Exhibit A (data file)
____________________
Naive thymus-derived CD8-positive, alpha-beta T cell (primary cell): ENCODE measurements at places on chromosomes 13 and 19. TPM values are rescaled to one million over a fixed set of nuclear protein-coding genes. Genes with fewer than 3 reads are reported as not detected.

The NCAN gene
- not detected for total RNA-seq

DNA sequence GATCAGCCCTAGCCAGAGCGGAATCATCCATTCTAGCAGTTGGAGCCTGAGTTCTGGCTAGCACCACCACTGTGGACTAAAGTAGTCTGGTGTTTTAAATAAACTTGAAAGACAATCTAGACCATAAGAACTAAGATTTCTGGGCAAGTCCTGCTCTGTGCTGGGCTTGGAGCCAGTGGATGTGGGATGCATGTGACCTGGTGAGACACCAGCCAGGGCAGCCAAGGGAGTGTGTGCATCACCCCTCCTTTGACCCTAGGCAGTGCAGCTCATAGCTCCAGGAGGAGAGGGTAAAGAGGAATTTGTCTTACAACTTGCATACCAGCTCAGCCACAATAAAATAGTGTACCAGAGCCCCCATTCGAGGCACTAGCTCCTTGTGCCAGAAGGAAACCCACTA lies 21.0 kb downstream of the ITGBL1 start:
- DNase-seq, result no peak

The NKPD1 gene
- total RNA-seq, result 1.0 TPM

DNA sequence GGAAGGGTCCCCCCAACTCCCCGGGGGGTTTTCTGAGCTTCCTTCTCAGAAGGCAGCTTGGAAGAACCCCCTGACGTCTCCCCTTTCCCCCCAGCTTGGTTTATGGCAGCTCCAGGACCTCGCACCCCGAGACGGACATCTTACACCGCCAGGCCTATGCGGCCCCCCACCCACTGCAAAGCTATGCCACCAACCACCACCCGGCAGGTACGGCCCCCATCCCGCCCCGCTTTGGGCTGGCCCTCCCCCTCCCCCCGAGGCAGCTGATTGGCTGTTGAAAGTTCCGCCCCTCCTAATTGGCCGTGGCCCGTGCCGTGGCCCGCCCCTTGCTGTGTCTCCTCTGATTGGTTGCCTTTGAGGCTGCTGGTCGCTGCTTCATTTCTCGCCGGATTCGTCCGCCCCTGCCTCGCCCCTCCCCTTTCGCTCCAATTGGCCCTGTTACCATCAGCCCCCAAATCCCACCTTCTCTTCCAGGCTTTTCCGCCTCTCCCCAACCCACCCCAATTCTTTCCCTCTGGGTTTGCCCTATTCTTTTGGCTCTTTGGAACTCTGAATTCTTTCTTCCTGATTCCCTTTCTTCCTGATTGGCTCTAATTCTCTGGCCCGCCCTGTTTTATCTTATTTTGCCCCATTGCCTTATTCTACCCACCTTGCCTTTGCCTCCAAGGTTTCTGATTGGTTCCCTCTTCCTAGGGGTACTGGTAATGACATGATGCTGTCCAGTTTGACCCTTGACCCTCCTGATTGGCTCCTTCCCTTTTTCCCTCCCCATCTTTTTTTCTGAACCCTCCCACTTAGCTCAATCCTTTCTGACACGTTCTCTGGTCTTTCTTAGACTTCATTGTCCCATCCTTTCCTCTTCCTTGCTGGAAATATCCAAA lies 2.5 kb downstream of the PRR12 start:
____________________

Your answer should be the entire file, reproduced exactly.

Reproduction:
Naive thymus-derived CD8-positive, alpha-beta T cell (primary cell): ENCODE measurements at places on chromosomes 13 and 19. TPM values are rescaled to one million over a fixed set of nuclear protein-coding genes. Genes with fewer than 3 reads are reported as not detected.

The NCAN gene
- not detected for total RNA-seq

DNA sequence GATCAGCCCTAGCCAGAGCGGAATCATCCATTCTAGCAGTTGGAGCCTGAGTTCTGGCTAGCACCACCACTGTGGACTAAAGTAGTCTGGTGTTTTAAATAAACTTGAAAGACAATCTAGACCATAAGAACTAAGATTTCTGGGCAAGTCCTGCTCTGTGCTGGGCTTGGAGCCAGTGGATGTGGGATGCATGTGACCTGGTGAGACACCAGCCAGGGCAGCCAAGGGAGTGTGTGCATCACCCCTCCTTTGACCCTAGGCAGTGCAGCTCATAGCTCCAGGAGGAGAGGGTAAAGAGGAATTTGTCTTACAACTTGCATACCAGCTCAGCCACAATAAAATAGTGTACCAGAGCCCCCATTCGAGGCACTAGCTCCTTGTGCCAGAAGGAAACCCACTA lies 21.0 kb downstream of the ITGBL1 start:
- DNase-seq, result no peak

The NKPD1 gene
- total RNA-seq, result 1.0 TPM

DNA sequence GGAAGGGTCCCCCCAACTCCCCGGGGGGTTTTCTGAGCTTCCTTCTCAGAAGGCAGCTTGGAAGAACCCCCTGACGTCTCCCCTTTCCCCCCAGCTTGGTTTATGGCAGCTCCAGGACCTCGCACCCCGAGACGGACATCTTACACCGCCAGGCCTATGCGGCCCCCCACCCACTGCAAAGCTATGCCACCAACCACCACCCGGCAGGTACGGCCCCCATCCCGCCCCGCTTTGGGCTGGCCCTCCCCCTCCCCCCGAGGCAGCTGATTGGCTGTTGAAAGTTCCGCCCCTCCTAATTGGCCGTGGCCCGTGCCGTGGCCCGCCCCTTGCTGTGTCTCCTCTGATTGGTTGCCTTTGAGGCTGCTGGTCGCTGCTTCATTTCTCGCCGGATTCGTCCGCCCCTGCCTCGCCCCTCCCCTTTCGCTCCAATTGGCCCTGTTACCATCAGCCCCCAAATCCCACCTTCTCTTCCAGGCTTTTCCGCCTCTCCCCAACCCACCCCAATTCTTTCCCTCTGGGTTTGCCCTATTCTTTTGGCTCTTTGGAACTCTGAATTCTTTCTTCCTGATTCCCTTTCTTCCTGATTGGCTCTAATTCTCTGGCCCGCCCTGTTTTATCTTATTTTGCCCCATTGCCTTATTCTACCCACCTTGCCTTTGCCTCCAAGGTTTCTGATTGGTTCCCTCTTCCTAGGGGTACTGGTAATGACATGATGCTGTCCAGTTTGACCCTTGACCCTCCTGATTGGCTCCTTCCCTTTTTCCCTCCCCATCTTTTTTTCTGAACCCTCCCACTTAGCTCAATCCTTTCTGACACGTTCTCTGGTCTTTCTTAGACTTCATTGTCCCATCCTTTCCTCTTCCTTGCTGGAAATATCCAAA lies 2.5 kb downstream of the PRR12 start: